Mar 19, 2019

A Note to Our Readers Regarding Our Knights of Campanile Reporting

To our readers:

On Friday, March 15th, The University Times published an article detailing an initiation evening held by the Knights of the Campanile.

Since then, there has been considerable scrutiny of our reporting methods, and in particular the use of a recording device during the course of our reporting.


As such, this newspaper has formally requested that the Board of Trustees of Trinity College Dublin Students’ Union convenes the Oversight Board of The University Times.

The Oversight Board is a three-person panel chaired by a member of the Law School, and is designed to resolve disputes and ensure that there is a check on the editorial independence of The University Times.

We would welcome a full and fair investigation of our reporting methods by the Oversight Board.

We understand that the use of a recording device may be concerning to our readers, but it is important to clarify how and why these methods were employed.

The day before the initiation, reporters from The University Times received information that the Knights of the Campanile would be holding its initiation event the following night.

Following our reporting on hazing within Dublin University Boat Club, we considered it in the public interest to investigate such practices in other clubs and societies.

At around 6pm, it became clear to our reporters that members of the Knights had convened under the Campanile.

As stated in the article, sometime after 7pm they proceeded through campus before arriving at the apartment of the society’s president.

Shouting from within the apartment, audible from outside the building, made it clear that hazing was occurring inside.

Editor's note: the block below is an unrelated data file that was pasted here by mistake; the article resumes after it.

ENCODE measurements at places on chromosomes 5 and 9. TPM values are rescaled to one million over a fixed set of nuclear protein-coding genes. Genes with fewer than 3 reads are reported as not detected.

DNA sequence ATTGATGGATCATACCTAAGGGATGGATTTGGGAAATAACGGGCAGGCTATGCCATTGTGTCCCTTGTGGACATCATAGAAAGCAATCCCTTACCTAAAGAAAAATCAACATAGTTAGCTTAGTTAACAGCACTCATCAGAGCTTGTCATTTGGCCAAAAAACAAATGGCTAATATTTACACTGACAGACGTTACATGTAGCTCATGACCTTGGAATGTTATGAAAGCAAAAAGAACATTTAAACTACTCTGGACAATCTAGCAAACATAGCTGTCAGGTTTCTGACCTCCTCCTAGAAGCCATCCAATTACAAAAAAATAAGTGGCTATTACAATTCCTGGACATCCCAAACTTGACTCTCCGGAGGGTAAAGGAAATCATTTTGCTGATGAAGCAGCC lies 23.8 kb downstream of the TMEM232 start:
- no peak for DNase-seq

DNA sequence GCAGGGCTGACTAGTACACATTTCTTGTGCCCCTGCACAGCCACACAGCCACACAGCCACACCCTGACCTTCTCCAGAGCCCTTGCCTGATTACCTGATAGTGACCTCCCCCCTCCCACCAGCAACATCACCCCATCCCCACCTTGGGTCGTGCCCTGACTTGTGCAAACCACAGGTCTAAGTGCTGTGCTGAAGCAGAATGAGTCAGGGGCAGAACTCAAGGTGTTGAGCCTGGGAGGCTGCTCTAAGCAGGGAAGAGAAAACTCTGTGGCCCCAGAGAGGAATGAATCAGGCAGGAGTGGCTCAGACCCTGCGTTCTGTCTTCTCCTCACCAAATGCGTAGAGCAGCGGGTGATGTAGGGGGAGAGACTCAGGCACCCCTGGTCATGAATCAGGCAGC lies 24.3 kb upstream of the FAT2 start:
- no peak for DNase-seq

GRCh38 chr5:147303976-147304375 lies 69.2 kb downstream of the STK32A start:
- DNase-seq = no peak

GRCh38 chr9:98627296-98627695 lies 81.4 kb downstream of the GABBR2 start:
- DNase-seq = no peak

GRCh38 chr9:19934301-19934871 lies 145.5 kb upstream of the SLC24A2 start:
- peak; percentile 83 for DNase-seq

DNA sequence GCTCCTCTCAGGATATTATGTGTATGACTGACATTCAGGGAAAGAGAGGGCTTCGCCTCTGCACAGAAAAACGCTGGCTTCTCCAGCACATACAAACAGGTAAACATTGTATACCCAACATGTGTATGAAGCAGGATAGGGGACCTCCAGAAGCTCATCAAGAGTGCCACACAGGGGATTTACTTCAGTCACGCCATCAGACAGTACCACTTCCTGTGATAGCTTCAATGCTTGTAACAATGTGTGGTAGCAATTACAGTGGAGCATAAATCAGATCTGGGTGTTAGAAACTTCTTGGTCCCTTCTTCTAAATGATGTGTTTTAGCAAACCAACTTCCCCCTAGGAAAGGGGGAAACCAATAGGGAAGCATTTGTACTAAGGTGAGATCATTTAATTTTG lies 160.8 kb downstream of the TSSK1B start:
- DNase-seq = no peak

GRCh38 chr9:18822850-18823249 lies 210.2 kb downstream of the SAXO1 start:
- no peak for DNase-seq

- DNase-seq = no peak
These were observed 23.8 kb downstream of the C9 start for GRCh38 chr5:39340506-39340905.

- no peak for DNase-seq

As such, reporters from The University Times decided to enter the building in order to fully investigate matters that this newspaper felt – and continues to feel – are in the public interest.

Though others have argued that the hazing practices described in our article about the Knights are less severe than what was revealed in our reporting about the Boat Club, the reporters deemed that the events occurring within – including humiliation and a power differential – met the definition of hazing outlined by the American HazingPrevention.Org.

As part of the reporting, the reporters placed a recording device outside the open door and remained in the immediate vicinity of the device while it recorded sounds that were also clearly audible to them.

This decision was taken because of the extraordinary and very specific circumstances of the situation, and in the context of audible hazing and the powerful, secretive nature of the society in question.

The device was set to record the events taking place – not the students generally. It was done while reporters were present, and was employed only to provide iron-clad corroboration of the remarks and events that the reporters could already hear.

Our readers should be aware that we take the balance between privacy and the public interest very seriously, and that the use of recording devices in this way was only employed given a set of circumstances that made it apparent that extraordinary events were taking place.

While practices vary within specific news organisations, this reasoning is directly in line with the editorial and ethics policies of a number of major news organisations, such as the BBC.

Trinity News on Monday pointed to the policies of the New York Times, which in general prohibit secret recordings, to suggest that our reporting was unethical. However, the organisation’s policy notes explicitly that senior editors “may make rare exceptions to this prohibition in places where recordings made secretly are legal”.

To be clear, however: The University Times absolutely believes that students are entitled to privacy in their day-to-day lives.

We wish to make clear that we have no intention of indiscriminately bugging students’ apartments.

This is, first and foremost, for ethical reasons. To reiterate, we absolutely do not believe it would be morally acceptable to do so.

But it is also for legal reasons: standing precedent in Irish courts – such as the Cogley vs RTÉ case – only protects the rights of journalists to conduct such recording when the matter is in the public interest.

Eleanor O’Mahony

Donal MacNamee
Deputy Editor

Kathleen McNamee
Assistant Editor

Ciannait Khan
Assistant Editor

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